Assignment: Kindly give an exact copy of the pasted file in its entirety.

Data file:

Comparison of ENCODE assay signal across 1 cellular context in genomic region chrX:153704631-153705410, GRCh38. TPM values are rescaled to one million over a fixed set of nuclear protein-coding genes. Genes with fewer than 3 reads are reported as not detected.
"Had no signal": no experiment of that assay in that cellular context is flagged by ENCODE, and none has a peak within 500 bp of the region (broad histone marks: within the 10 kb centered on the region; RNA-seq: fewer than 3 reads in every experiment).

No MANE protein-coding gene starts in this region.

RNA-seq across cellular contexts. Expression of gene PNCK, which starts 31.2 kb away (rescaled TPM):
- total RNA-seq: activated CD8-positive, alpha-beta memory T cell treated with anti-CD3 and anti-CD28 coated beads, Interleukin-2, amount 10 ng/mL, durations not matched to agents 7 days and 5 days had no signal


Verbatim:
Comparison of ENCODE assay signal across 1 cellular context in genomic region chrX:153704631-153705410, GRCh38. TPM values are rescaled to one million over a fixed set of nuclear protein-coding genes. Genes with fewer than 3 reads are reported as not detected.
"Had no signal": no experiment of that assay in that cellular context is flagged by ENCODE, and none has a peak within 500 bp of the region (broad histone marks: within the 10 kb centered on the region; RNA-seq: fewer than 3 reads in every experiment).

No MANE protein-coding gene starts in this region.

RNA-seq across cellular contexts. Expression of gene PNCK, which starts 31.2 kb away (rescaled TPM):
- total RNA-seq: activated CD8-positive, alpha-beta memory T cell treated with anti-CD3 and anti-CD28 coated beads, Interleukin-2, amount 10 ng/mL, durations not matched to agents 7 days and 5 days had no signal